Ragerz November 3, 2006 at 9:16 pm

Here is one problem with the assertion that the private sector is always better than the government. In a given arena, there are many ways to structure rules governing private action, and many ways of structuring rules governing public action. All those different approaches will result in different outcomes, depending on the rules, the actors, the arena, and their interactions.

Libertarians are silly, because they systematically discount all possibilities involving public action, without reference to specific situations. Such arguments are not persuasive, except to other libertarians. A clear thinking pragmatists looks to specifics for guidance, not silly stereotypes concerning the general case by ignorant yahoos.

Lowcountryjoe November 3, 2006 at 9:57 pm

The real reason why Libertarians are silly, Ragerz, is because they actually believe that individual choice — providing that these choices do not directly interfer with the choices of others and ensuring such through constitutional laws — is preferable to having know-it-all asshats dictate what choices stay on the table for said individuals. Maybe there will come a day when you'll make an agrument so compelling that I'll become an ex-libertarian just like you did…you've got a long ways to go though; I do enjoy my freedoms.

Russell Nelson November 4, 2006 at 1:42 am

Ragerz says "Libertarians are silly, because they systematically discount all possibilities involving public action, without reference to specific situations."

And yet water always flows downhill. Do we really need to make reference to specific hills?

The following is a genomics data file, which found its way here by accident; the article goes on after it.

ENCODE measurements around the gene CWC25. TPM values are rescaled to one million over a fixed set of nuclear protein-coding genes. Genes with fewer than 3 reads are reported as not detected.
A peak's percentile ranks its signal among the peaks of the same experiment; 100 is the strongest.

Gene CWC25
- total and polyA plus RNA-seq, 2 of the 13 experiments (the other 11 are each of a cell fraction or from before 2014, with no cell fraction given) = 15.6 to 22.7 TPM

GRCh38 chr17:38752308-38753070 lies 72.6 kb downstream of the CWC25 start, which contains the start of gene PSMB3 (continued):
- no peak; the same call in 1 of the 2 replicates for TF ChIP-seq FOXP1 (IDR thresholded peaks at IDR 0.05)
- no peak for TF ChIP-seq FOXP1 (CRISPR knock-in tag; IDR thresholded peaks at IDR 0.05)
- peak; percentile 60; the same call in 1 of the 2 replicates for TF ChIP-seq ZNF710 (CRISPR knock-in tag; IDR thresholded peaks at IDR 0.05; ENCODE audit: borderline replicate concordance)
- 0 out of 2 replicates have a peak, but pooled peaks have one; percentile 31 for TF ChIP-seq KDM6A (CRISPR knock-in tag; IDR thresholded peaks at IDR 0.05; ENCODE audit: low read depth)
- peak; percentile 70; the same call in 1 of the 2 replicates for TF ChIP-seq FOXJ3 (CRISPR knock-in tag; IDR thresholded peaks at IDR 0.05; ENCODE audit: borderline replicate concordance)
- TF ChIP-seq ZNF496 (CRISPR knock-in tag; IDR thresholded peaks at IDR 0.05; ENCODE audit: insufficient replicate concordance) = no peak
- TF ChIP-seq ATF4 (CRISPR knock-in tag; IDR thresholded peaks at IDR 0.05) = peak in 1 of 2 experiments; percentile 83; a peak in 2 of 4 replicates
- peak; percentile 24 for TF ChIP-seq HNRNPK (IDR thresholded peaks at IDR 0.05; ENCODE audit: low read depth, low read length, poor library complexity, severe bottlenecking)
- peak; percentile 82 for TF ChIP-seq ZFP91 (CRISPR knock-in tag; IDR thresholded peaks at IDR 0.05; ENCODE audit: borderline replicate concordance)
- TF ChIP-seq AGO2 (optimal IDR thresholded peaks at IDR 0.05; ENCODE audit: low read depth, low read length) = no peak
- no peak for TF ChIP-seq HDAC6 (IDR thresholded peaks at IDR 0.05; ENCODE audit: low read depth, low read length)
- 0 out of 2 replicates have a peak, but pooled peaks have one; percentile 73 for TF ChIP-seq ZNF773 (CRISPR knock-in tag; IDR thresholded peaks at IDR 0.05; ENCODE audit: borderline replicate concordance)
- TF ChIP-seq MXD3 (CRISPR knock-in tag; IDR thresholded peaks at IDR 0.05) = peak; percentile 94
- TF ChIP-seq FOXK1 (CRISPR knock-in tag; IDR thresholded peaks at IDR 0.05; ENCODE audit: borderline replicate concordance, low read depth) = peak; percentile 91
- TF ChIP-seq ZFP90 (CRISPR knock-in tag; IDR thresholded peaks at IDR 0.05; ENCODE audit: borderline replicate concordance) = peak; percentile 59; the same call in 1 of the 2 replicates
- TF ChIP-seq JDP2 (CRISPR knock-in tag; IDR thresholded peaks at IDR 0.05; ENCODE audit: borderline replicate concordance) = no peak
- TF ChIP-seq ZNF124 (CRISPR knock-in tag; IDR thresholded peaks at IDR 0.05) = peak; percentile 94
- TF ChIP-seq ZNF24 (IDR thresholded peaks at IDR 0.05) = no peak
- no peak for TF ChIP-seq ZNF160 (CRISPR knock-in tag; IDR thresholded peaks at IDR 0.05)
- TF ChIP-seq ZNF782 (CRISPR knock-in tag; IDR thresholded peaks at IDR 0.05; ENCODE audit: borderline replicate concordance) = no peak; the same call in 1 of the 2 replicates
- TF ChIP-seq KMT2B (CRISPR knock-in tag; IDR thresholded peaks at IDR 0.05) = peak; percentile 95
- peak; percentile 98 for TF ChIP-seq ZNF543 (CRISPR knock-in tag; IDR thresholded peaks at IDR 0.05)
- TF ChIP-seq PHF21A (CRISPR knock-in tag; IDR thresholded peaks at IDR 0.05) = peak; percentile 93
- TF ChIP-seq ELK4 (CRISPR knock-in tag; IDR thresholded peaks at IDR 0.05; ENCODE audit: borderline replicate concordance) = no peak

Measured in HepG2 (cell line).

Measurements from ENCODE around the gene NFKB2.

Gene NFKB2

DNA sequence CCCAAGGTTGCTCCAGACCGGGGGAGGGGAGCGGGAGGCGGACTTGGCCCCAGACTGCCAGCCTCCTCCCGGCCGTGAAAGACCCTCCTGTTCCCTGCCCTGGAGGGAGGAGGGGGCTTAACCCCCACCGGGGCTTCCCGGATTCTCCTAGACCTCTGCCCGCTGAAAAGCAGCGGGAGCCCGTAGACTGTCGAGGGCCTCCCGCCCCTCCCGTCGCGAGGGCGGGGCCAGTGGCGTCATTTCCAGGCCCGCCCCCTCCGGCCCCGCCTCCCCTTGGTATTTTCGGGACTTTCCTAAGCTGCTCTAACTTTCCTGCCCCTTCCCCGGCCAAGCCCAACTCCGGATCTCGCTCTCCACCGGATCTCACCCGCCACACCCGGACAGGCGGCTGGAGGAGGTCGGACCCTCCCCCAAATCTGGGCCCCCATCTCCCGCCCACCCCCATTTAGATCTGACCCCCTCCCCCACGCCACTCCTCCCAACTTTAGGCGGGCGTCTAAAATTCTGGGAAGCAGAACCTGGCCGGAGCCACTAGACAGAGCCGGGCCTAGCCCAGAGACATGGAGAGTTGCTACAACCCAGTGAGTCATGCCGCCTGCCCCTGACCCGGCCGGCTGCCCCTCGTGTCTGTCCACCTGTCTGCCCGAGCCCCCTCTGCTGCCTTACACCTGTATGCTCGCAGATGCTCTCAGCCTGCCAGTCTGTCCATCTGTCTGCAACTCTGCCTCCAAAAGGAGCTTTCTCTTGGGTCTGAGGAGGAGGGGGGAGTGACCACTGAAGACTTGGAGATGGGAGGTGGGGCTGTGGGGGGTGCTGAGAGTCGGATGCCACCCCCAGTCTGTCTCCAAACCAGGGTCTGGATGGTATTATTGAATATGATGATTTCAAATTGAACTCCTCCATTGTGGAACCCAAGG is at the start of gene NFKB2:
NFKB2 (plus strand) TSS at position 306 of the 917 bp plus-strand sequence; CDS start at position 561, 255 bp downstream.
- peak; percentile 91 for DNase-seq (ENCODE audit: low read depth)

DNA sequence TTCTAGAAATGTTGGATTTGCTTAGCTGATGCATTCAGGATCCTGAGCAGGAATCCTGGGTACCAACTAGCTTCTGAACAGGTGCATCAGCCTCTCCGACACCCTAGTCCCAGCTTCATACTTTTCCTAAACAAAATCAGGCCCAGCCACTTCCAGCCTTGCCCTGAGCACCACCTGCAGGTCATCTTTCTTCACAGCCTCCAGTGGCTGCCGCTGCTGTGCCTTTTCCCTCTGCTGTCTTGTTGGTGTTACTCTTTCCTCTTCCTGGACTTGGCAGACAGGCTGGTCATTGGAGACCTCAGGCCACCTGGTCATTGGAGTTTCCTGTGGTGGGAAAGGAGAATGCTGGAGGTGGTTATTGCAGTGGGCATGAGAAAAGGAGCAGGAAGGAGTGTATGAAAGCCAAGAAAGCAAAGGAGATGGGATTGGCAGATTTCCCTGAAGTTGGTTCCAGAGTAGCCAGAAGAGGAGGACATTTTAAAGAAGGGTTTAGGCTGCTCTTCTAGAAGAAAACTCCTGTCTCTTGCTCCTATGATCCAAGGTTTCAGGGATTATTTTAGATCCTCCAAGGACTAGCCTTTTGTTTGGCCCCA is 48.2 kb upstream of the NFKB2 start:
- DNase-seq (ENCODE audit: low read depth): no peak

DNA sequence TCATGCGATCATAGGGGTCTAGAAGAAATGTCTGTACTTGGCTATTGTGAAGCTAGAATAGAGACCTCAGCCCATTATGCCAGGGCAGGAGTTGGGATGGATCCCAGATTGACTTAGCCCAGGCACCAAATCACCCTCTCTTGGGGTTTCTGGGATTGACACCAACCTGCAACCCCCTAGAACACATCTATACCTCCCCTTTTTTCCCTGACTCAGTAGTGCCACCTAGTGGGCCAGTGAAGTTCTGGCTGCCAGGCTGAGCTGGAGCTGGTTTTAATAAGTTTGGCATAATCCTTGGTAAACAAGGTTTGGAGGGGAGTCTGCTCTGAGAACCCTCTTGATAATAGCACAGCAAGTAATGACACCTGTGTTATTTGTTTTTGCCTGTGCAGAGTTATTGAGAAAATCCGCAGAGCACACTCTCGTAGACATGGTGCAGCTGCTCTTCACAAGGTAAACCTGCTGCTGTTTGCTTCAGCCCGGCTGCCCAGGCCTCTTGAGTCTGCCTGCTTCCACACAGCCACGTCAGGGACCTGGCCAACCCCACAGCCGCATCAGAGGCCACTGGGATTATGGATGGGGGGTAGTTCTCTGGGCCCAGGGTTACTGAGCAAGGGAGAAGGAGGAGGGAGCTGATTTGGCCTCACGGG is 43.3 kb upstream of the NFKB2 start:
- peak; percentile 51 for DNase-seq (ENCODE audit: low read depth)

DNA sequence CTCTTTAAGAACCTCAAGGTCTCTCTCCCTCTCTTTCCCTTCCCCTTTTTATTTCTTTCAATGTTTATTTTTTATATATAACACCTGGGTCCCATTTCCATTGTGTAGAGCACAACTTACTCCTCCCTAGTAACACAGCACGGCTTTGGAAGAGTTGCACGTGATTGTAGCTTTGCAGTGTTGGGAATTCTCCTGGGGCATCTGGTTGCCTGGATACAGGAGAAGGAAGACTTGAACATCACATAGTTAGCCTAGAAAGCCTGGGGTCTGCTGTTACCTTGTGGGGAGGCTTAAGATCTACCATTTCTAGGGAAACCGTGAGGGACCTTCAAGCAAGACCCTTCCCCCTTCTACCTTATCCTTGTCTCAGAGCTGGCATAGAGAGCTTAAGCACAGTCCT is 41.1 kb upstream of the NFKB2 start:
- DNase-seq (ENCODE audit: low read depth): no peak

The reason coerced actions are always worse than market actions is because the coercion has a higher cost than the transaction cost in the marketplace. If you believe otherwise than you must claim that it's more expensive to persuade people than to threaten them.

Russell Nelson November 4, 2006 at 1:45 am

lowcountryjoe says " I do enjoy my freedoms."

But more to the point, lowcountryjoe understands that he has to put up with other people's freedoms in order to enjoy his own. That is the difference between the caricature of libertarianism that Ragerz enjoys dissing and dismissing, and the reality of what libertarians actually believe.

eddie November 4, 2006 at 10:32 am

ryan: Good point, but I don't think it holds. There's a reason private sector warfare isn't in widespread use, and it's not related to the private sector's ability (or lack thereof) to win. Government warfare enjoys the advantage of isolating the decision-makers from the costs of their decisions, and thus it's the method of warfare preferred by government leaders.

In private sector warfare, the costs are fully born by those engaging in it – where "those engaging in it" are the decision-makers who want to wage warfare, not the armies themselves. The armies are simply performing a service for their war-waging customers and necessarily pass their costs on to them directly.

When governments had recourse to the draft, there was no reason to engage the private sector. Even now with the draft largely a thing of the past, governments are reluctant to privatize their military functions for much the same reasons they are reluctant to privatize utilities and health care.

But ultimately, the reason that governments have conquered the world and private armies have not is that governments want to conquer for their own ends whereas private armies only do so if they have paying customers.

Dr Anjan Chatterjee November 4, 2006 at 12:09 pm

yeah truly the some govts are truly killers but we must not forget the good things that many govts do.Much bloodshed is saved by sane govts and much brutalities are committed by insane govts.

Previous post:

Next post: